2021 was one of transitions for our network team, filled with the exploration of understanding what our network and communities needed most from us. On the cohorts and grants side, our Bridge Fellows completed their time with our program, and we can’t wait to see what they do next. In March of 2021, we partnered with ArtPlace America to resource four organizations working at the intersection of arts/culture and community wealth building through our Reimagine: Community and Culture Grant.

We also wrapped the Heartland Project: focused on hearing ideas and insights from 30+ organizations across Kansas, Missouri, Nebraska, and Iowa working to build stronger local economies. Their stories, the challenges they face, and the creative approaches they are trying echo folks across our network — the need for capital that centers the places and spaces we care about instead of only focusing on returns, and the importance of deep collaboration and co-building to make this work successful. Through our Communities of Exploration initiative, we also invited our network to come tell us about what is pressing for them so we can dig deep to help us narrow our focus in the new year and redistribute capital and resources to where it’s needed most.


Through our policy work, we’ve been supporting and uplifting representative, grounded voices in economic policy development. Similar to how we shift capital to shift power at Common Future, we’re taking on changing policy to fundamentally change the conditions in which our communities operate. Without community expertise, policy will consistently reinforce systems that extract wealth and resources from communities of color.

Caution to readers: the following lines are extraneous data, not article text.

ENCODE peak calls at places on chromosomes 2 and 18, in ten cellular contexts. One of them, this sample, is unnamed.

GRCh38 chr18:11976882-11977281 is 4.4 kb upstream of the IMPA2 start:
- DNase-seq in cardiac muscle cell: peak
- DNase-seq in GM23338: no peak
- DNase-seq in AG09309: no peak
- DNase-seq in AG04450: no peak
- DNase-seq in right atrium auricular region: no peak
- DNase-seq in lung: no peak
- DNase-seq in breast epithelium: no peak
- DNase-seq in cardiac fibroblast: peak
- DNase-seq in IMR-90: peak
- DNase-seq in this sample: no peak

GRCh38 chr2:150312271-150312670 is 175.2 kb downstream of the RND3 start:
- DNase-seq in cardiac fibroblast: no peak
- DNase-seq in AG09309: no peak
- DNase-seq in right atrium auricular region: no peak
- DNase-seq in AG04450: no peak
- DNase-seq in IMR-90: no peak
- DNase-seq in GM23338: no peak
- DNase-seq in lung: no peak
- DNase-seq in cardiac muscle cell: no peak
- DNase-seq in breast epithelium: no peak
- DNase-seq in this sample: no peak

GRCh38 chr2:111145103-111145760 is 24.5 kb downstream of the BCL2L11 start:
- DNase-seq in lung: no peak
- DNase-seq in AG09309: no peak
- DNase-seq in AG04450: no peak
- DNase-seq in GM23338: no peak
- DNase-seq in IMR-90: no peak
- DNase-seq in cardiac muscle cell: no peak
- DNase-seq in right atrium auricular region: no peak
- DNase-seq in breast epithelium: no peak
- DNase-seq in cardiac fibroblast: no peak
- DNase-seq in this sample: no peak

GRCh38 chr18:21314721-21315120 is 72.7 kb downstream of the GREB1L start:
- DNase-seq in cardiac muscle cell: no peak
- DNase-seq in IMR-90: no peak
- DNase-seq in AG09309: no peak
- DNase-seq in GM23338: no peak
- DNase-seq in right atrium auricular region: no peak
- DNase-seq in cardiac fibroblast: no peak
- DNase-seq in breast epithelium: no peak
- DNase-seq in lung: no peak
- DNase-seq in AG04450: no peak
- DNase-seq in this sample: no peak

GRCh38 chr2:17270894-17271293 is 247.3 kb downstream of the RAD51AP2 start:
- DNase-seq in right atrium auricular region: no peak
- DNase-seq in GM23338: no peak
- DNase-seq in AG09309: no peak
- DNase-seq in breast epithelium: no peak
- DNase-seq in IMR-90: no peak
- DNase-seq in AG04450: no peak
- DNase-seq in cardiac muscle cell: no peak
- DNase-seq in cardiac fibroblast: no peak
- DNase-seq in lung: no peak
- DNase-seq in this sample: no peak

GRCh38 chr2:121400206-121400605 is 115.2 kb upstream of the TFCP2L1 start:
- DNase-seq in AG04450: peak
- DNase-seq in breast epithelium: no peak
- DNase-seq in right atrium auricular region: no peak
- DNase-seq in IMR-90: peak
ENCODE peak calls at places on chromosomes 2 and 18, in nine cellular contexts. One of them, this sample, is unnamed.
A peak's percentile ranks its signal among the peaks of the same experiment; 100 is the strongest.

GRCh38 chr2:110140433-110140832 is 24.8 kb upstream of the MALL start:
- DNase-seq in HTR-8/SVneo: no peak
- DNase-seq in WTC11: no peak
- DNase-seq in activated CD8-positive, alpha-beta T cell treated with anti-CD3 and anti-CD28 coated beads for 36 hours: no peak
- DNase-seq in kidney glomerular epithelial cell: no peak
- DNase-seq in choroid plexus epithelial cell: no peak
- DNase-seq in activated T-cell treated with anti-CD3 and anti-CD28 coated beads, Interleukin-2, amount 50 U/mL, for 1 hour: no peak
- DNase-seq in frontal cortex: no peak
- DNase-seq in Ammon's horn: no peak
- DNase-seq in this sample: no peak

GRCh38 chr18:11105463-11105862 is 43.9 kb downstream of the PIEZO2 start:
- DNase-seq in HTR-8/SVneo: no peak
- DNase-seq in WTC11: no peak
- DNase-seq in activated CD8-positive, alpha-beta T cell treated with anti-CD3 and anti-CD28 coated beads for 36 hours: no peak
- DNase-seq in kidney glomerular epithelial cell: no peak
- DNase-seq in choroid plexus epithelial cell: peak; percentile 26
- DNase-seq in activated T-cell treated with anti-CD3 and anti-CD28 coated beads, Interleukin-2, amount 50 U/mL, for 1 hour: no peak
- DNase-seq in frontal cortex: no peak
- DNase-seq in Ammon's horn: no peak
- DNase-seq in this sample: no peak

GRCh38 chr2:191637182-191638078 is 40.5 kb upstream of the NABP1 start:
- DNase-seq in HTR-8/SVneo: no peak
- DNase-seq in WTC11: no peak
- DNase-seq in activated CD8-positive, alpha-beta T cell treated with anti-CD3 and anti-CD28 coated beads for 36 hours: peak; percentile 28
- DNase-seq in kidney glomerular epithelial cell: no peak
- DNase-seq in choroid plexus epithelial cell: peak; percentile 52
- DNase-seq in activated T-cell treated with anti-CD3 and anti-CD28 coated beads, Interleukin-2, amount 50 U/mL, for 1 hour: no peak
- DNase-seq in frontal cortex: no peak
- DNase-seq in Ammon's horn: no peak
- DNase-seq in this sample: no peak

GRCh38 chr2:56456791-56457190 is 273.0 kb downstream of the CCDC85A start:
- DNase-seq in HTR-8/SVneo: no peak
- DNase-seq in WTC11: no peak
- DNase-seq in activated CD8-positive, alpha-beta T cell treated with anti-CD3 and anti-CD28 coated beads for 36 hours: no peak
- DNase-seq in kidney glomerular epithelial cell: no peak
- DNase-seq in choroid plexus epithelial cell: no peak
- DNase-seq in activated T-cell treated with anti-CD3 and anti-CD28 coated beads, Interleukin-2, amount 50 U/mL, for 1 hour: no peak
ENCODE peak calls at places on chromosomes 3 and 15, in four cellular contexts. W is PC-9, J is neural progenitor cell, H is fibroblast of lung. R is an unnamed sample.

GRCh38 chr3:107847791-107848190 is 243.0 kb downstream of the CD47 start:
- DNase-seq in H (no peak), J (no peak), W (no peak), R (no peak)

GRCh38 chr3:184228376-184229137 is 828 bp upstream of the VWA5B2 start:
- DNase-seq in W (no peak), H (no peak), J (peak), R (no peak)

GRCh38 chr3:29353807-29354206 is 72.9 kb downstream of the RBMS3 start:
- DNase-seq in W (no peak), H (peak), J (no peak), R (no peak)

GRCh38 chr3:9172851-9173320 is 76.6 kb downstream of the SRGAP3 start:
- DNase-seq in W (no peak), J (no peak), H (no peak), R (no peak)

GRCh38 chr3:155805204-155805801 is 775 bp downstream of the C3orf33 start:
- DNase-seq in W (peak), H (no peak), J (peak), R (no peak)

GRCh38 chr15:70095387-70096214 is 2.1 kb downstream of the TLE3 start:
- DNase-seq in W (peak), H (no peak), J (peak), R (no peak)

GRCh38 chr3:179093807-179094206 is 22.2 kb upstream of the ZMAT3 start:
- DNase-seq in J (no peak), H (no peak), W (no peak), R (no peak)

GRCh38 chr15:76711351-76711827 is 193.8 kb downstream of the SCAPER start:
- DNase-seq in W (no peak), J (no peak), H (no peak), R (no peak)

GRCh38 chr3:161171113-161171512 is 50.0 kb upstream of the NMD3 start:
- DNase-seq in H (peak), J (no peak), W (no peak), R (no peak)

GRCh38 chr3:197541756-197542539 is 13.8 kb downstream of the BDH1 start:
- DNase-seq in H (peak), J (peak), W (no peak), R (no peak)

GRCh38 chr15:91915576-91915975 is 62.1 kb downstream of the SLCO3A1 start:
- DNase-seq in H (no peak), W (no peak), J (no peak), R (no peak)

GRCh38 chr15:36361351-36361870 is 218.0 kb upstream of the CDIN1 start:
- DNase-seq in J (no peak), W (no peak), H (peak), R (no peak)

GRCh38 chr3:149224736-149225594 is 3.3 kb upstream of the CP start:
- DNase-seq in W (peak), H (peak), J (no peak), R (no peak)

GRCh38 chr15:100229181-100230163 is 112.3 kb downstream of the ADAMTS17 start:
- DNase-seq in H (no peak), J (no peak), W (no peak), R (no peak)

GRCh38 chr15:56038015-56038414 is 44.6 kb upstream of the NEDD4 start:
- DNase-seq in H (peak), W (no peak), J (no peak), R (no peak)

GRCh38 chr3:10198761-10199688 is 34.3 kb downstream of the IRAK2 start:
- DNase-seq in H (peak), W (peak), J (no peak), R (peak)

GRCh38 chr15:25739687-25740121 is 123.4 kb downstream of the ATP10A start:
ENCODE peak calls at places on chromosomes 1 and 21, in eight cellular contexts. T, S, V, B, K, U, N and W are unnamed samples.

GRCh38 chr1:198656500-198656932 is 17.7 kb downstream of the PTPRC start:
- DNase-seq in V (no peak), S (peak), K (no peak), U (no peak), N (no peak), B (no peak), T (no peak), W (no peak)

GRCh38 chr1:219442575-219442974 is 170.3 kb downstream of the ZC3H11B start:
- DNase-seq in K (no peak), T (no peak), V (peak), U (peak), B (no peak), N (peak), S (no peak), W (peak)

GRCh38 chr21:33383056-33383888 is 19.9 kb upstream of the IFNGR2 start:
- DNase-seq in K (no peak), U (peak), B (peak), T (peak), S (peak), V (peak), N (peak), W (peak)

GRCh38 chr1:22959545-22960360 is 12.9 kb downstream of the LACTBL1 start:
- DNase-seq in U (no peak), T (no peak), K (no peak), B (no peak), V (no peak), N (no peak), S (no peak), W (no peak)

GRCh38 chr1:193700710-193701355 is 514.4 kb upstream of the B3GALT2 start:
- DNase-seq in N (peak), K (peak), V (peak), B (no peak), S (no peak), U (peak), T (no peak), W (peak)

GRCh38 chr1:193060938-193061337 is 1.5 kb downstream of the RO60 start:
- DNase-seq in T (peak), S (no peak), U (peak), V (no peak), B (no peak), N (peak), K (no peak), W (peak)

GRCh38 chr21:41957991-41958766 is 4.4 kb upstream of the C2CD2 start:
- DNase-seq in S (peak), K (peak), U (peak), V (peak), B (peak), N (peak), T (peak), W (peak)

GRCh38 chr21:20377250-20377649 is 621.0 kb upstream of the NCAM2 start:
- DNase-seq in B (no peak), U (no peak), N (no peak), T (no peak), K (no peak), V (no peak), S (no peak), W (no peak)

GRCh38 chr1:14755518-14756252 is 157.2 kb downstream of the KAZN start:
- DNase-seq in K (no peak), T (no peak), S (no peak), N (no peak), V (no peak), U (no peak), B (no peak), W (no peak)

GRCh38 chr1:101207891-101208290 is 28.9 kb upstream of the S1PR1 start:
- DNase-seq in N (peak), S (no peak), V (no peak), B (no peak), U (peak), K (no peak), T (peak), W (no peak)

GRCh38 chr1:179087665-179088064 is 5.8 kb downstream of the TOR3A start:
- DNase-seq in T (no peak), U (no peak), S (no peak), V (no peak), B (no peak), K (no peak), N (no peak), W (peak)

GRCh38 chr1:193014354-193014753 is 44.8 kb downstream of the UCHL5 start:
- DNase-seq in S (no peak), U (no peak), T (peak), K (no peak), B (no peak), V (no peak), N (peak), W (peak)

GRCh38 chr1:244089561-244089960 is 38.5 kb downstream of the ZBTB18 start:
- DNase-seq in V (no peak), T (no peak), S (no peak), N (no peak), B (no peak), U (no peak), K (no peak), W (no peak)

This past year, we teamed up with the U.S. Impact Investing Alliance, B Lab, and the Omidyar network to push for a new White House Initiative on Inclusive Economic Growth. Our ideas were featured in Forbes, Inc., and Triple Pundit. We’ve supported groups like the American Economic Liberties Project on their Access to Markets initiative, which rhymes with the Executive Order increasing competition, and we’ve worked with the National Economic Council and the Federal Trade Commission on understanding how concentrated power in our economy creates unfair conditions for marginalized groups. Building on this momentum, we’re also working with the Kauffman Foundation on entrepreneurial policy development and Public Private Strategies on quality jobs, surveying thousands of marginalized small business owners nationwide to support policies that make it easier for those businesses to compete.


This past June, we implemented a radical experiment: a four-day work week (4DWW), or rather working 80% of time for 100% pay. At the time, return to work policies and the end of COVID-19 based restrictions seemed to be on the horizon. However, as the rise of an alphabet of variants dampened that initial prospect and as we continued to see historic shifts in the labor market, our initial question remained ever pressing: how could we reimagine the future of work? To reach our conclusion, we analyzed the data our staff diligently provided throughout the trial, including surveys, focus groups, and weekly time tracking. Our high level findings all pointed to the conclusion that a four day work week would promote justice and satisfaction throughout our team, which is ultimately why we decided to implement the 4DWW as official policy.


We know that there is still much work to be done. In this newsletter, you’ll read about what we need to do to bring this work into the year ahead. You’ll see how we’re building our own economic independence, how our network team is evolving to support organizations in a pandemic world, and what we have planned for policy this year. Here’s to 2022, and all the forward momentum we hope to see across the sector from our friends, collaborators and so much more.

With love,

Cristina Diaz-Borda,

Editorial Manager